The strange looking machine is a futuristic curiosity – made up of tubes emerging from a clear plastic box, a smaller attached object pumping in and out at regular intervals. There is a precise rhythm and an unexpected poetry of movement to the contraption.
Called a heart phantom, the device simulates cardiac motion – a steady beating of the heart. It is the brainchild of Terry Peters, PhD, and part of his impressive collection of image-guided surgical devices at Robarts Research Institute.
By simulating a heart, the device enables researchers to test aortic valve repair procedures.
Peters is one of three recipients at Robarts to receive a Canadian Institutes of Health Research (CIHR) Foundation Grant, totalling more than $6.6 million over seven years.
Cardiac surgery, including the heart phantom, is just one of four research themes Peters will be working on with his specific funding of more than $2.2 million. He is also looking at neurosurgery laparoscopic abdominal surgery and spinal interventions, each using different combinations of imaging modalities, tools and methodologies.
The goal of his work is to create minimally-invasive, image-guided surgical procedures, eliminating risks to patients and providing easily maneuverable solutions for surgeons.
“One of my favourite sayings is that surgery is a side-effect of therapy,” he explained. “If patients have complications from surgery, it’s not because of the actual therapy.”
By building simple imaging systems that surgeons can work with intuitively, Peters is hoping to combat surgical errors and improve performance.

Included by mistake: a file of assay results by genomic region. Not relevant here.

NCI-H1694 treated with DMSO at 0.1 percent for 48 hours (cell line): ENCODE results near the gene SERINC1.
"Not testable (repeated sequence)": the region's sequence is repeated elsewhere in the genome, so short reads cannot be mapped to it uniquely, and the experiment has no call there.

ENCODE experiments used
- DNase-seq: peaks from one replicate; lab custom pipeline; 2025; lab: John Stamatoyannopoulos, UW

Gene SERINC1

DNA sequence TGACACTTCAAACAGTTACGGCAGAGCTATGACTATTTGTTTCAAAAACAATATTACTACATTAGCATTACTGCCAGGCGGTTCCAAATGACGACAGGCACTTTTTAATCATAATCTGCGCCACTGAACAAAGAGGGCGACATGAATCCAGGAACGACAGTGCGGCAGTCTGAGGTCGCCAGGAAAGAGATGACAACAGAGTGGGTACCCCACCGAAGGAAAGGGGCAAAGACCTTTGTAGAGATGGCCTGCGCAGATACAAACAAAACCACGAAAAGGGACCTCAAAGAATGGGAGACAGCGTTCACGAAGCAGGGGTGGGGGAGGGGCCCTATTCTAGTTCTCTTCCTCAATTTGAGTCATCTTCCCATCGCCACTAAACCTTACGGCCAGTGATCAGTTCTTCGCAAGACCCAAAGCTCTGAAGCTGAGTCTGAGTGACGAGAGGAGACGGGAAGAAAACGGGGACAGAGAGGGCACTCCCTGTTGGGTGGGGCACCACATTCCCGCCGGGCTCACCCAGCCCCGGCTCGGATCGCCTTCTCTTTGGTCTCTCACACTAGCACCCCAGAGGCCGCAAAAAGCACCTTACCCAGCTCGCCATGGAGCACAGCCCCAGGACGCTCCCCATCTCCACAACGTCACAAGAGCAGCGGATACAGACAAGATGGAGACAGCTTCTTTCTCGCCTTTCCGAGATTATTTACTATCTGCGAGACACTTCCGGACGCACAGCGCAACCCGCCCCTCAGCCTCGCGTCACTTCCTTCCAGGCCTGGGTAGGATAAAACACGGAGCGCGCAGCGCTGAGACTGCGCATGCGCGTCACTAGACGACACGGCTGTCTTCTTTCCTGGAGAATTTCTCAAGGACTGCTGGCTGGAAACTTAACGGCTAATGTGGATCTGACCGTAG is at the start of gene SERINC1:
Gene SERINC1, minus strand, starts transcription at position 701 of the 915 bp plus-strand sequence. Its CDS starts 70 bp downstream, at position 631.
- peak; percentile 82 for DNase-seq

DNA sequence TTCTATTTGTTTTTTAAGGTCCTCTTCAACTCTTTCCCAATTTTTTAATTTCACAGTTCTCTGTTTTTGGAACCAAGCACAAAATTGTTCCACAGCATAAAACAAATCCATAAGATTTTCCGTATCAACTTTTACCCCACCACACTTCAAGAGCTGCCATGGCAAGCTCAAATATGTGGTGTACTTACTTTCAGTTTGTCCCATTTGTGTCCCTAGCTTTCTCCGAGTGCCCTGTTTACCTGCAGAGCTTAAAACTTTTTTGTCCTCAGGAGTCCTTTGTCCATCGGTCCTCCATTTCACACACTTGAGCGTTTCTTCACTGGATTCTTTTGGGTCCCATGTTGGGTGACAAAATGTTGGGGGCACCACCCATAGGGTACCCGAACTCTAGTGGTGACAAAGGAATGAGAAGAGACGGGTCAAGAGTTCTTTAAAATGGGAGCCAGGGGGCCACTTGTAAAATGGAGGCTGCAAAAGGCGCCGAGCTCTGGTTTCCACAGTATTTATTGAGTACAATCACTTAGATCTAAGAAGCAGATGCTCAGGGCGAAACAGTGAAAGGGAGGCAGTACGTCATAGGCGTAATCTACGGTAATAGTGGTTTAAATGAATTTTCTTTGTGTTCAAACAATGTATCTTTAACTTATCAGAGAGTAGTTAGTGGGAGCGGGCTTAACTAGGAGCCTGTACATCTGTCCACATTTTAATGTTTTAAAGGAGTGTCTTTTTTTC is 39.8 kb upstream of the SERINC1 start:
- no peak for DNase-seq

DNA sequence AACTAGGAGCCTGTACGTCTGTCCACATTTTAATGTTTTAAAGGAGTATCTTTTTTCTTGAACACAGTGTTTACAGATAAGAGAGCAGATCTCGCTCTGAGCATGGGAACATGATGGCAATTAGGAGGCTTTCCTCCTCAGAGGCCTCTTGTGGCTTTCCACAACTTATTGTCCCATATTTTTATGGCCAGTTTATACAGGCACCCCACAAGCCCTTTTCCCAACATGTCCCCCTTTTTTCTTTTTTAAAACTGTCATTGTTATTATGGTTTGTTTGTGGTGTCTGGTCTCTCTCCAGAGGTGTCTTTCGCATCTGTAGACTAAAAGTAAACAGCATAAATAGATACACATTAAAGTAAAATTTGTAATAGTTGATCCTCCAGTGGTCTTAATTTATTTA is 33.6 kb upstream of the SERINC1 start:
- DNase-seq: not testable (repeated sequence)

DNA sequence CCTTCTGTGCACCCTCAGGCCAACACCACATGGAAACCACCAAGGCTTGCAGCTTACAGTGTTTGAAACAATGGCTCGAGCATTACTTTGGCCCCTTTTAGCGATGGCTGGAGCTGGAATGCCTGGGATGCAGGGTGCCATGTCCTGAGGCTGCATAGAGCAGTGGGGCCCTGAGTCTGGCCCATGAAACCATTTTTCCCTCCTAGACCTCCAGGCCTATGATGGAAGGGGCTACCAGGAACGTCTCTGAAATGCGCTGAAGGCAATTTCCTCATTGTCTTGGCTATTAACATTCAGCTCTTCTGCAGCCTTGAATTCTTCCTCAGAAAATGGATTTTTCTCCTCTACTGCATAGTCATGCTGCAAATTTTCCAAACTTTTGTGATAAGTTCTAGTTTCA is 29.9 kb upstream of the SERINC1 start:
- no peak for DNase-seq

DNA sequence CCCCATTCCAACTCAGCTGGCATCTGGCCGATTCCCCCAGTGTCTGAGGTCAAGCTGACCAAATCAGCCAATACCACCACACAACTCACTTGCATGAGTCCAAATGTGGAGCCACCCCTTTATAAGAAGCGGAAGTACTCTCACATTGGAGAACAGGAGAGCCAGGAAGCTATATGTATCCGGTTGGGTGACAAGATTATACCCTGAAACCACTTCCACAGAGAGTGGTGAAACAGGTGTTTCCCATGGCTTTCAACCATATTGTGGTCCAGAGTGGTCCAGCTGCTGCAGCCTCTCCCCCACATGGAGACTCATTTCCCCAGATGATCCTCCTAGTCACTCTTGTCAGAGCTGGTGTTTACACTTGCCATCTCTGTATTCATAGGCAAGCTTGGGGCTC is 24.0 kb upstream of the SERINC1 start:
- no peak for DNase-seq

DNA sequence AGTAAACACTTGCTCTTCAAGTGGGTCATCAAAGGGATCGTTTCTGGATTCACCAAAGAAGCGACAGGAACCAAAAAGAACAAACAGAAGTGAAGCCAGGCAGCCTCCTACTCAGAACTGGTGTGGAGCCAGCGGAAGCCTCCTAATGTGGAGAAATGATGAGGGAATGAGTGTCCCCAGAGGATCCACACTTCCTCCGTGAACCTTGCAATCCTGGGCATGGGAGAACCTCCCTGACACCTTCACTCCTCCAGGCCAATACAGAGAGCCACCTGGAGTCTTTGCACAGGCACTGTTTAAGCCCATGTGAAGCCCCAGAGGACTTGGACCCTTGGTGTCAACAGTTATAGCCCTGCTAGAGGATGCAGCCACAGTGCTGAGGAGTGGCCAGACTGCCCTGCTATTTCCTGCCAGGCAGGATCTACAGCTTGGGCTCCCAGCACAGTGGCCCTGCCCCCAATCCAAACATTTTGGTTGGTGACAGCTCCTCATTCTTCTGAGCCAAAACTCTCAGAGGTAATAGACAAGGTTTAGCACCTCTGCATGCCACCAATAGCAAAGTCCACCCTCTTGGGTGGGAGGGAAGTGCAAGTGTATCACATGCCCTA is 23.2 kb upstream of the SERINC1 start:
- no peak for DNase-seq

“We’ve shown that if we use very simple image-guidance techniques, we can greatly improve the speed and the accuracy with which surgical procedures can be performed,” he said. “Ultimately, we’d like all machines to be like an iPhone – they don’t need a manual, you just know how to use them.”
Fellow Robarts scientist Dr. Rob Hegele received more than $2.3 million for his research into understanding the genomic factors behind cardiovascular disease, strokes and diabetes. He says the funding will provide time to focus on what matters most.
“In addition to the recognition for my lab that comes with this highly competitive award, the duration of the funding is unprecedented,” he said. “The seven-year term will allow my team to focus on our scientific work, rather than on preparing new grant applications every couple of years.”
Dr. Geoff Pickering received more than $2.1 million to investigate the mechanisms related to vascular aging, repair and regeneration.
“This award enables us to pursue key research questions relating to vascular health and disease that we otherwise could not have taken on,” said Dr. Pickering. “It provides tremendous momentum for the entire team."
In addition to these Foundation Grants, several Robarts researchers have received CIHR Open Operating Grants totaling more than $2.8 million: Dr. Julio Martinz-Trujillo, Aaron Fenster, PhD, Caroline Schild-Poulter, PhD and Brian Corneil, PhD.